better voiced as "commentaries".

Here we have the intitial fact that a small alternator being rotated

to produce 480 hz on seven pole face field rotor, before any energy

input is even sent into the field of the rotating electromagnet, an

output short amperage of between 2.1 and 3 A can be obtained with

shorts, depending on whether two or three shorts are chosen as loads.

Here is where a deduction is assumed whereby the current experienced

at short, is the maximum available current to be possibly attained.

(yet exceptions to this rule are found in only resonating a single

phase of three possible ones.) In the METR delta series resonances,

the obtainable current from the generator matches the same volume as

that obtainable by short; so in a sense we can say that this is the

most ohmic resistance we can add as as output, before that output is

reduced from its maxiumum operation of short.

It is by dividing the voltage reading found on short(1/3 volt) times

the found amperage on short(~ 1.5 A on two phase extraction) whereby

a Z(int) of the souce of emf is formulated, to be shown as ~ .2 ohms

for this case. It becomes more tempting to simple classify Z(int) as

R(int), since the contribution of internal impedance does not seem to

be present on the short. However evidently this small contribution

in Z(int) must be in there as a component, estimated as a quarter of

a millihenry

Now if we were to assume that the short current was entirely due to

the limitations of this Z(int) value as its internal inductive

reactance; by virtue of the fact that an equal opposite reactive

capacitive load could then be added; and in these circumstances the

value of current obtained with equal reactive loads superceeds the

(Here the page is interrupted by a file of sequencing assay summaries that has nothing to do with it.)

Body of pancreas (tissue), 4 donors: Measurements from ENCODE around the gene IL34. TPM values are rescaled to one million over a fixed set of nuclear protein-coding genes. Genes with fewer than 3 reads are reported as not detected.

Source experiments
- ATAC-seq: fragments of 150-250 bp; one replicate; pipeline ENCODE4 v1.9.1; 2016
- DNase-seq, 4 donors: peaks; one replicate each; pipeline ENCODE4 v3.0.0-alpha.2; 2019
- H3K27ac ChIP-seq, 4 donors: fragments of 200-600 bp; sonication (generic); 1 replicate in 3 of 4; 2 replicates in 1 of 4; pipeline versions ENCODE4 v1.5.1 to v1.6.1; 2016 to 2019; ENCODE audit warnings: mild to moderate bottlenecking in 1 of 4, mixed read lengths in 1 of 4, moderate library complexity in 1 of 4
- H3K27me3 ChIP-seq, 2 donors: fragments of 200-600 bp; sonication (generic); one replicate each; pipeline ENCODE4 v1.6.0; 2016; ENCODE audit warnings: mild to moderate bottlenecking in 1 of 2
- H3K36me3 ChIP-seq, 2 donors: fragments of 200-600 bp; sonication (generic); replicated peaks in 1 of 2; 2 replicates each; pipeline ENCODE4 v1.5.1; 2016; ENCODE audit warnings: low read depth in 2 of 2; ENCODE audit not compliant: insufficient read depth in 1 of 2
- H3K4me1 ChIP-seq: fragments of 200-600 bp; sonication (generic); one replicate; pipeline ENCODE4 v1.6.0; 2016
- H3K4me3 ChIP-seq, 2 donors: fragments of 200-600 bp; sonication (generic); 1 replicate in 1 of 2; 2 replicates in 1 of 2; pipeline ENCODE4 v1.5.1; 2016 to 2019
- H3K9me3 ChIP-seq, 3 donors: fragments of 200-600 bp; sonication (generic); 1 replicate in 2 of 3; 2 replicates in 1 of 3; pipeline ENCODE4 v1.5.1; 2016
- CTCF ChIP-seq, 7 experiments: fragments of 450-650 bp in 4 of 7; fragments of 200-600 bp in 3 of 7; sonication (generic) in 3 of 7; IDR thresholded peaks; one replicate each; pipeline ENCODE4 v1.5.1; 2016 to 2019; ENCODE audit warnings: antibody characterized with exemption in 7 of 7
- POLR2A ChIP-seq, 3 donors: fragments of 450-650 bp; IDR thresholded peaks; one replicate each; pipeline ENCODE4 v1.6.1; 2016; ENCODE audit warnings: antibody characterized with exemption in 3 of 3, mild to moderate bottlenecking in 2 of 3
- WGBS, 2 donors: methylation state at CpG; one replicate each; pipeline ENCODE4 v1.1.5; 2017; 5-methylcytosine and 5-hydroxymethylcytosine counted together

amperage delivery at short.

I see now in retrospect that I may have grossly over-estimated the

Natural Resonant Frequency obtainable in an alternator, by virtue of

matched reactive capacity, as X(L)(int) However this is only by

theory. The initial idea to formulate the matched capacity X(C) as

the matched reactive load to the Z(int) of the generator was to

consider that draw as a purely inductive reactance draw, which

measured at 1.5 A, leads to an ohmic AC value of only .2 ohms,

meaning that an astoundingly high value of some 500 uf would be

necessary at 480 hz to replicate the same ohmic draw of .2 ohms.

However those projections are essentially based on a stator wire of

zero ohms resistance, as the R figure has not yet been added int the Z

(int) found reading. AS such a value far less then 500 uf may be the

true resonating capacity for this case. Or so one might think.

But in any case it could be far lower then expected. And in this case

from recorded notes we see that 1.5 A can be extracted with short,

but the stator voltage output then drops to one third of a volt;

whereby in contrast if 50 uf is placed as a load, then the same

amperage delivery is made, but now at a much higher voltage

delivery..? This is to be reinvestigated as replication.

Certainly these early notes contain many errors.

Lots of confusion here I can see, so re-measurements are in order.

I remember in the past that the only time alligator clip wire

connections would start melting was in conection to loads of large

capacity, so the subject will be returned to.

Here is where the missing piece of information comes in. I certainly

know that about 44 uf is correct to series resonate a ~.8 ohm METR

reactance of equal 7 ohms reactance, some 2.3 mh as the reactance

load to balance things at series resonance. HOWEVER THE SAME C VALUE

TO BE USED FOR SERIES RESONANCE MAY NOT BE THE BEST VALUE TO BE

EXPLOITED FOR PARALLEL RESONANCE, AND HERE NOTES INDICATE THAT 50 UF

DOES A BETTER JOB AS Q FACTOR PERFORMANCE IN THE TANK CIRCUIT THEN

DOES 44 UF.

In any case it is not convenient to place a 500 uf load, to note the

hypothetical q rise of stator voltage, but might we replicate the

same effect by introduction of an intervening high voltage

transformer, such as a pole pig. In this case the capacitive reactive

draw of the secondary should be reflected through the draw of the

primary on the alternator stator source, thus by charging the

capacity to a much higher voltage via the transformer medium, the

increased capacitive reactance draw mimics a charging of much larger

capacities to resonate with said internal reactance of the generator

itself.

HDN

Sincerely HDN